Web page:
Ashley Judd has never been hindered by fear — not in 1997 after Harvey Weinstein made a pass at her at the Peninsula Hotel and not when she took the stage Saturday at Tribeca Film Festival’s Time’s Up Festival Day of Conversation and Action.
The day was stacked with panels featuring women — actresses, activists, business leaders, and poets — who are paving the way toward equality in the workplace. Proceeds will go to the Time’s Up Legal Defense Fund, an organization dedicated to providing legal and public relations assistance to victims of sexual misconduct. Since Jan. 1, over 2,500 people have contacted the fund, and more than 700 attorneys have signed up to help them.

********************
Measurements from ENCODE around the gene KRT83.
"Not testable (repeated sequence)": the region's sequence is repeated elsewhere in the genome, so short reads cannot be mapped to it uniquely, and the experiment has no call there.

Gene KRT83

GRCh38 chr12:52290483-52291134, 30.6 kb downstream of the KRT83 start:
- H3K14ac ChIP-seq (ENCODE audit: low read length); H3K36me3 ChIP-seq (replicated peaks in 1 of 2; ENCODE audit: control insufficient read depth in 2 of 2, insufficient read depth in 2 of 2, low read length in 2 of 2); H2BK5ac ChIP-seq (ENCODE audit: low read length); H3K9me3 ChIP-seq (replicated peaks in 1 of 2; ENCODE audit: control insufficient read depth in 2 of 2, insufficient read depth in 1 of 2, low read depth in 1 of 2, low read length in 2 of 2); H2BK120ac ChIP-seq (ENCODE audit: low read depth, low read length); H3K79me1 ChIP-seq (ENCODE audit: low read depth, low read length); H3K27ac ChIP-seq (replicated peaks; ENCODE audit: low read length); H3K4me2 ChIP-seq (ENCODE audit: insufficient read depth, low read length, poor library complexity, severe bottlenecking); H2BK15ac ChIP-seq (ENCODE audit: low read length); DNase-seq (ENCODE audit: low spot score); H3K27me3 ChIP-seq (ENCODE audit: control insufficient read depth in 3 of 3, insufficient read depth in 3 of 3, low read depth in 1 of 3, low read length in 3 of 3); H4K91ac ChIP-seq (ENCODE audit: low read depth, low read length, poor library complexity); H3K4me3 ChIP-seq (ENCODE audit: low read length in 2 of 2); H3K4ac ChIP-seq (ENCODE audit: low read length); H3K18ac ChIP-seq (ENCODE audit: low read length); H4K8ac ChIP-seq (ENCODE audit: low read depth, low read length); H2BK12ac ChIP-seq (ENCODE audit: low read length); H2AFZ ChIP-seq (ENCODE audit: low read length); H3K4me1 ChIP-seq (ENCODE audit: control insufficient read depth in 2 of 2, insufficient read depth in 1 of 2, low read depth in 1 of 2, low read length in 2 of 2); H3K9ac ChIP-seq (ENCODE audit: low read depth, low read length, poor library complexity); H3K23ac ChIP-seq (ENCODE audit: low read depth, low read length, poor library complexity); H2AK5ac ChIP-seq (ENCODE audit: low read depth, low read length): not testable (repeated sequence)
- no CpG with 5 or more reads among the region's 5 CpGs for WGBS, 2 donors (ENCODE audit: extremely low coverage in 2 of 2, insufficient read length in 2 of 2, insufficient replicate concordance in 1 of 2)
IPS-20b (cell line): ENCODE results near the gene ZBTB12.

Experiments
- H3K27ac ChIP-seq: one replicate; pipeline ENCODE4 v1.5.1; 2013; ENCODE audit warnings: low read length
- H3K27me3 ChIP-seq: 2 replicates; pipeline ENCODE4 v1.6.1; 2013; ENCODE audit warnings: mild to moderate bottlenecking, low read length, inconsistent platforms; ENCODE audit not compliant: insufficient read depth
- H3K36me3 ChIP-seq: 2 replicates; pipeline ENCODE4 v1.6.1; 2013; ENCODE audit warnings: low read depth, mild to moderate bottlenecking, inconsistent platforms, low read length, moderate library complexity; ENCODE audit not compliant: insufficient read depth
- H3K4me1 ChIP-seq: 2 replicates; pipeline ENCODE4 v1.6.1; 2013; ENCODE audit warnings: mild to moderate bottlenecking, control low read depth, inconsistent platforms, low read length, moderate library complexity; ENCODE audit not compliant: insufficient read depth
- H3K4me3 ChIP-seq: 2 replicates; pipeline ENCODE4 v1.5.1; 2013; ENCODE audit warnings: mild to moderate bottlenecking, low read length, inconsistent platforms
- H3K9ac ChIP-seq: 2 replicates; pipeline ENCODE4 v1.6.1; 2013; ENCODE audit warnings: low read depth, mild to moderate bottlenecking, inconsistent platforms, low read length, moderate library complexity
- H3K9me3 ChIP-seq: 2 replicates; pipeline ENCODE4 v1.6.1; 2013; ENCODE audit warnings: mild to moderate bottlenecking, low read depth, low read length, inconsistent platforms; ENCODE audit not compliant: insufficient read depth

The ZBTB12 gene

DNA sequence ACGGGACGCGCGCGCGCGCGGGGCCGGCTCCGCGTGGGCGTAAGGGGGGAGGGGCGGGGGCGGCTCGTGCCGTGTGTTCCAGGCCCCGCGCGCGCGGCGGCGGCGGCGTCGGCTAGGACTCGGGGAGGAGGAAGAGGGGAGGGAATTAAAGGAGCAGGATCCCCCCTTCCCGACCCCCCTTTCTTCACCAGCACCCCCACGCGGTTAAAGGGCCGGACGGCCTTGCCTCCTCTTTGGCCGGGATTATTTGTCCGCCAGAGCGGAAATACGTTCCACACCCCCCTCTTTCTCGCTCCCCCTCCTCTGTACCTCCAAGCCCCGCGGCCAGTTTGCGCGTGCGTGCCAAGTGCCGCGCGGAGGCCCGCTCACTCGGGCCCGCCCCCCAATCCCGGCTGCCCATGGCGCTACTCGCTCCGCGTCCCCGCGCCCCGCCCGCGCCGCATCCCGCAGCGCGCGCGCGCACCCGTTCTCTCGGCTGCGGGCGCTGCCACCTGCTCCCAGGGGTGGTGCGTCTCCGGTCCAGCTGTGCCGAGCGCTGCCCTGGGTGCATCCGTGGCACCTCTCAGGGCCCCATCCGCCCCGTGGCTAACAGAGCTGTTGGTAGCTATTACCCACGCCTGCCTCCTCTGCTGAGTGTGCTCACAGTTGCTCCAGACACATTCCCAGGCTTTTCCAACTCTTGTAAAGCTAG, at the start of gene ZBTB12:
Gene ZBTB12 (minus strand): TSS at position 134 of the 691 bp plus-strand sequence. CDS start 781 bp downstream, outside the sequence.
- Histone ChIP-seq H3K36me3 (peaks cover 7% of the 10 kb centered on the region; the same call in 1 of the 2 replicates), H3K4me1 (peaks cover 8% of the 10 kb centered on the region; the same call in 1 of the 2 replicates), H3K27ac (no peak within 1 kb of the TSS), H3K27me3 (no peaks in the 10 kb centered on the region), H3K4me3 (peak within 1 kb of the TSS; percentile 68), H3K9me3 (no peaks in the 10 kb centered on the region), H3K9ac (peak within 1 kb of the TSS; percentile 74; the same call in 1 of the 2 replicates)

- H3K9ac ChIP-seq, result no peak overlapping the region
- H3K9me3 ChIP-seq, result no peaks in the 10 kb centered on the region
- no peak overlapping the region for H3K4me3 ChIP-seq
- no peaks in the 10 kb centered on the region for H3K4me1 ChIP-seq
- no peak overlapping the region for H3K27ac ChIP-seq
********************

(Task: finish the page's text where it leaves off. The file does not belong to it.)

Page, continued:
“You should not have to choose between speaking out for a safe workplace or retaining your job,“ Marisa Tomei said of the Fund’s efforts.
With the wave of victims now breaking their silence, Judd recognizes that true closure goes beyond legal action. She sat down with Tarana Burke, founder of the #MeToo movement, to discuss the power and importance of healing. “Self care isn’t selfish,” she said. “It’s self esteem.”
Judd was living proof of that mantra Saturday, harnessing her vulnerability to share a deeply personal letter she penned to survivors of sexual assault. “It was not our birthright to be sexually harassed or assaulted or raped based on social constructs of gender, biology, sex, identity, orientation, ethnicity, race, ability, or any intersection thereof,” she said. “Healing, damn it, is our birthright.”
The actress and activist acknowledged that there’s no one-size-fits-all healing process. For some, it’s speaking up and seeking justice against those who have wronged them; for others, it’s quieter but no less effective.
Judd added, “When we change ourselves, we change the world.”